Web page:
Many of these priests served in what are now the two dioceses and are reliable firsthand resources in helping us to remember our past. So, I do not worry about 1988-2013, but I do harbor a concern as to our sources from the other end. I would excuse Adam and Eve and all the Old Testament patriarchs, the contemporaries of Our Lord, the fathers and most of the doctors of the Church. Turmoil in the Church, especially in Europe, give us the temptation and excuse to ignore the role of the Council of Trent in our formation, but there are policies and traditions that do affect our today’s church which were given us by the end of the 16th century. Surely the 1917 Code of Canon Law is one of our foundation stones, as is the “new” (present) Code which was promulgated on Jan. 25, 1983, the last official action of Vatican II. Details abound in the Code about how we live life in the Church.

But the Church is we, the New Testament people of God, and as we narrow our focus to people who have been involved in our history beginning in the late 18th century, I offer some of their names: Popes Pius VI and VII, Leo VII, Pius VIII, Gregory XVI, Pius IX, Leo XIII, Pius X, Benedict XV, Pius XI, Pius XII, John XXIII, Paul VI, John Paul I and II, and our present Holy Father, Benedict XVI; Archbishops John Carroll, Leonard Neale, Ambrose Marechal, James Whitfield, Samuel Eccleston, Francis Patrick Kendrick, Martin John Spalding, James Roosevelt Bayley, James Cardinal Gibbons, Michael Curley, Francis P. Keough, Lawrence Cardinal Shehan, William D. Borders, William Cardinal Keeler, Edwin Cardinal F. O’Brien, William Lori, Benedict Joseph Flaget, John B. David, Guy Ignatius Chabrat, Martin John Spalding, Peter Joseph Lavalle, William George McCloskey, Denis O’Donaghue, John Floersh, Thomas J. McDonough, Thomas C. Kelly, and Joseph E. Kurtz; Bishops Richard Pius Miles, James Whalen, P. A. Feehan, Joseph Rademacher, Thomas Sebastian Byrne, Alphonse J. Smith, William Lawrence Adrian, Joseph A. Durick, James Daniel Niedergeses, Edward U. Kmiec, and David R. Choby; and of course our own bishops, Anthony O’Connell, Joseph Kurtz, and Richard Frank Stika.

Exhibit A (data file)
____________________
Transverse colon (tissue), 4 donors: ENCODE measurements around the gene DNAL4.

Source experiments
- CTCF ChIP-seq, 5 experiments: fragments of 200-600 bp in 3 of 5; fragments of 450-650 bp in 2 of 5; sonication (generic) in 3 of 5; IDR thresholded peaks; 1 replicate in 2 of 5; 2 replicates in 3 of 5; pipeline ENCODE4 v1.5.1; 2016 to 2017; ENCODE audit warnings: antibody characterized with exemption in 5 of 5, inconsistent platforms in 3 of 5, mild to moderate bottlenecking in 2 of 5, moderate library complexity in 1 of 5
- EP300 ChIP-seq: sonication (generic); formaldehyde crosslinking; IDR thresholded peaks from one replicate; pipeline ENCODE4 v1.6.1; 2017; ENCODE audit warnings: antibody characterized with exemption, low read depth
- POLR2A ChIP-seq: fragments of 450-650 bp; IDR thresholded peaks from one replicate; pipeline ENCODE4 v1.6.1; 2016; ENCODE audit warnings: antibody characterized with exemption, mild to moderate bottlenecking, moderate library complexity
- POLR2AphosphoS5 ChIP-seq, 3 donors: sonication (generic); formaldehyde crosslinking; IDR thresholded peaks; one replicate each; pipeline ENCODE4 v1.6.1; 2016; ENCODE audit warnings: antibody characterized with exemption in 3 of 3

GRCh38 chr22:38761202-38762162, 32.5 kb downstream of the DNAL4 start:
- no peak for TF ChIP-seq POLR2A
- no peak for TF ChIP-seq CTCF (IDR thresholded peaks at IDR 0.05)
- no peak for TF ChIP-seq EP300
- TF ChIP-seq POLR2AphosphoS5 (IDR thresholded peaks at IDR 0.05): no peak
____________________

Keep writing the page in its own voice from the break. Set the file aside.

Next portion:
And we have not yet listed the hundreds of priests, deacons, brothers, and sisters who are foundational to our story, much less the thousands of other lay folk who give dimension to this Church of ours. We surely need more than a pamphlet with which to share our story. God bless you and pray for all who are planning events for your jubilee.

Monsignor Mankel is a vicar general of the diocese and the pastor of Holy Ghost parish in Knoxville.